U.S. Postal Service seeks relief from COVID testing, vaccine rules


WASHINGTON, Jan 5 (Reuters) – The U.S. Postal Service (USPS) has asked the Biden administration for temporary relief from new vaccine or testing requirements covering large businesses for its 650,000 employees, warning of potentially “catastrophic” impacts.

Deputy Postmaster Doug Tulino, in a letter dated Tuesday seen by Reuters, asked the Labor Department’s Occupational Safety and Health Administration (OSHA) to delay by 120 days the deadline for USPS to comply with the agency’s vaccine-or-testing mandate for large businesses, covering more than 80 million American workers.

USPS, one of the largest civilian U.S. employers, says it cannot meet the deadlines, citing “inadequate staffing” and other issues.

USPS added it faces time-consuming legal requirements to collect employee medical information and to negotiate with unions representing employees.

Operating 30,000 locations countrywide, USPS says it will need to train “tens of thousands of local supervisors and managers” to monitor employees’ compliance.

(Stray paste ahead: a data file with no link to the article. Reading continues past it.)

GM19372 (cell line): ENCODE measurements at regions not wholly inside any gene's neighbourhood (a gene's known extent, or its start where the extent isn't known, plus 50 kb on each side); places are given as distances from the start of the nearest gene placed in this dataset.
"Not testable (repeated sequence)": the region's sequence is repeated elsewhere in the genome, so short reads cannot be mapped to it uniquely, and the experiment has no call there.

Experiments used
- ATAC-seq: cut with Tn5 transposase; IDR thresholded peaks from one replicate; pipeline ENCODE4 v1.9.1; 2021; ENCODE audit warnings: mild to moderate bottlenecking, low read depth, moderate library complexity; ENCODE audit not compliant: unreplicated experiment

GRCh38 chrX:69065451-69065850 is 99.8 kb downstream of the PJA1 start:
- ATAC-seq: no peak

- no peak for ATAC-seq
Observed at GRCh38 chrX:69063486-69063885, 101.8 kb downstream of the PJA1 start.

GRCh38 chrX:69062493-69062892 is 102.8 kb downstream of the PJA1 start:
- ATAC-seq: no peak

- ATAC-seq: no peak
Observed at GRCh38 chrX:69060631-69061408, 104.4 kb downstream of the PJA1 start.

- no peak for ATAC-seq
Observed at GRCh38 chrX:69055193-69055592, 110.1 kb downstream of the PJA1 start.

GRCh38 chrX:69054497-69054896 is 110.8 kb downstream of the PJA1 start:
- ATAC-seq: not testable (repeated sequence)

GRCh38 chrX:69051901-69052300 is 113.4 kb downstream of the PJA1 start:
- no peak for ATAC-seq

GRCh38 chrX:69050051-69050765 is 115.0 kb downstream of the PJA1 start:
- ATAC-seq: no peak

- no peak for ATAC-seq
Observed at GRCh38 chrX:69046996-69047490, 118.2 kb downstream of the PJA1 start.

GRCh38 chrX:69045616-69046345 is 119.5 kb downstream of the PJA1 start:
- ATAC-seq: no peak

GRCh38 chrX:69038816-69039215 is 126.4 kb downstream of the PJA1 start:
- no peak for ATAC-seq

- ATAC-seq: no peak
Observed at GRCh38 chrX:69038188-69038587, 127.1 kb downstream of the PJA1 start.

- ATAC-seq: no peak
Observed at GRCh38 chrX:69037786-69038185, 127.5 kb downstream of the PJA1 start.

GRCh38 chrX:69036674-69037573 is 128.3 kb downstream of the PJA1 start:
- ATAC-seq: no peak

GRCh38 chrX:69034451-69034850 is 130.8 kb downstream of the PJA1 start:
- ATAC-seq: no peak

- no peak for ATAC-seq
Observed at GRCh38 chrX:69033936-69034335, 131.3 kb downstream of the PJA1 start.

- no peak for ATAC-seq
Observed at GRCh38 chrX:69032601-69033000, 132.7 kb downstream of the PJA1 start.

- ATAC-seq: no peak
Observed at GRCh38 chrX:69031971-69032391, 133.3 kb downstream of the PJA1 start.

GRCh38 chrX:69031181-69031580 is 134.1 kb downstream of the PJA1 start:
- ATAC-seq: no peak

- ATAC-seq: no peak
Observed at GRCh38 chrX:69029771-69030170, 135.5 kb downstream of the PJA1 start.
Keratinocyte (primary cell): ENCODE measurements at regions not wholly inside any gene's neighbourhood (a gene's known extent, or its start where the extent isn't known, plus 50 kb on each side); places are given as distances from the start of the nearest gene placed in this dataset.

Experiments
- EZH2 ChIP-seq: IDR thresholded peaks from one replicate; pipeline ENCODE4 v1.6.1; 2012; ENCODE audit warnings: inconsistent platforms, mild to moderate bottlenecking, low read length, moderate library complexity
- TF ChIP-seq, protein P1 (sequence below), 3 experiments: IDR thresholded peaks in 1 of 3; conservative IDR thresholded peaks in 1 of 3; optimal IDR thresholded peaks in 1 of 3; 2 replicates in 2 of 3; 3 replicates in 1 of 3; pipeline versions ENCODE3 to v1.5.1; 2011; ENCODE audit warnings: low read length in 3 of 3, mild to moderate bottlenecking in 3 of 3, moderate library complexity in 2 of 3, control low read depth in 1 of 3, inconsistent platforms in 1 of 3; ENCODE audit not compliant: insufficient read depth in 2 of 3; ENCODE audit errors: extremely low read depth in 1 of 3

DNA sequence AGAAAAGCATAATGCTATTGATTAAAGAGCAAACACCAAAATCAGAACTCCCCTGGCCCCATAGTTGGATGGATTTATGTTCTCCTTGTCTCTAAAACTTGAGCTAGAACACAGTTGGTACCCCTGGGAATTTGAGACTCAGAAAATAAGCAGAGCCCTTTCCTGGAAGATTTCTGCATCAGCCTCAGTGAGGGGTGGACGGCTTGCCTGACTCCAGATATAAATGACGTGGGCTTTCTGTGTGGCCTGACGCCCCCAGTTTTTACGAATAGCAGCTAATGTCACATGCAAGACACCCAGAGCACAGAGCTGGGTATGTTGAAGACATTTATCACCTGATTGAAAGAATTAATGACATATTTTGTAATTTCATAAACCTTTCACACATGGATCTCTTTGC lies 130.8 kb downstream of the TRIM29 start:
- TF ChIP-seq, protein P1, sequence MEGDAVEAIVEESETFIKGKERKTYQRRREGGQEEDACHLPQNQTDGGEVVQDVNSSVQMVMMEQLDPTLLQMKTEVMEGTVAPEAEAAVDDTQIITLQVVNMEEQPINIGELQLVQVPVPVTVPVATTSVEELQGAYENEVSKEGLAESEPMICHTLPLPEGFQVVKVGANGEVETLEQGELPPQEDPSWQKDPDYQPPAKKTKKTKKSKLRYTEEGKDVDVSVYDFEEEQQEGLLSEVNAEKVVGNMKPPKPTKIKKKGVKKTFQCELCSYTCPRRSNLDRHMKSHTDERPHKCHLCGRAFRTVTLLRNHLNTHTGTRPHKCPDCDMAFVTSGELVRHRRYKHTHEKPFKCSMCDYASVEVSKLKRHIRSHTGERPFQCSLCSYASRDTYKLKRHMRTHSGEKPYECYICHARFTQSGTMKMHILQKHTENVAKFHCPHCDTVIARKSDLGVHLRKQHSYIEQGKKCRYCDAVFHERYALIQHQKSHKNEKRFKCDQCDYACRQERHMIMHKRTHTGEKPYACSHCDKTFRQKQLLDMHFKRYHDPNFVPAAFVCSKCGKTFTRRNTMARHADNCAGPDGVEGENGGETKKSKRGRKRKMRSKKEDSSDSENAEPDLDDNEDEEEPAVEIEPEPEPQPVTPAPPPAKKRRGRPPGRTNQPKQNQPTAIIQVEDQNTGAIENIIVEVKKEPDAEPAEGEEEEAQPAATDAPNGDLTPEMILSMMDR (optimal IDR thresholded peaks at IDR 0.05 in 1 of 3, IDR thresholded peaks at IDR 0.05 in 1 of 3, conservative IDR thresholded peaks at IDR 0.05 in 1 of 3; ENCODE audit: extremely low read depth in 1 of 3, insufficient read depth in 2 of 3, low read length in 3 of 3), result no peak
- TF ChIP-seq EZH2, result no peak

USPS wants approval to continue using its current COVID-19 mitigation policies while the request is being decided.

“We respectfully suggest that the nation cannot afford the additional potential substantial harm that would be engendered if the ability of the Postal Service to deliver mail and packages is significantly negatively impacted,” USPS wrote.

USPS is not covered by Biden’s separate rules, which mandated 3.5 million federal workers be vaccinated or obtain medical or religious exemptions by Nov. 22.

USPS warned the rules are likely to result in the loss of “many employees.”

It said that requiring USPS “to absorb what could inevitably be a dramatic loss of employees at a time when the labor market is extremely tight and in the middle of the Postal Service’s Peak Season would have a potentially catastrophic impact on our ability to provide service.”

A Labor Department spokesperson said OSHA has received the USPS request and was reviewing it. OSHA determined compliance was “feasible for employers with 100 or more employees, including the postal service,” the spokeperson added.

The Emergency Temporary Standard (ETS) issued in November requires employees in organizations with more than 100 workers be vaccinated or tested weekly and subjected to strict face mask requirements. Last month, a U.S. appeals court reinstated the ETS mandate.

The Supreme Court on Friday is set hear arguments on the issue.

OSHA extended compliance time last month, saying it would not issue citations before Jan. 10 and will not issue citations for noncompliance with testing requirements before Feb. 9 if employers are working to comply.


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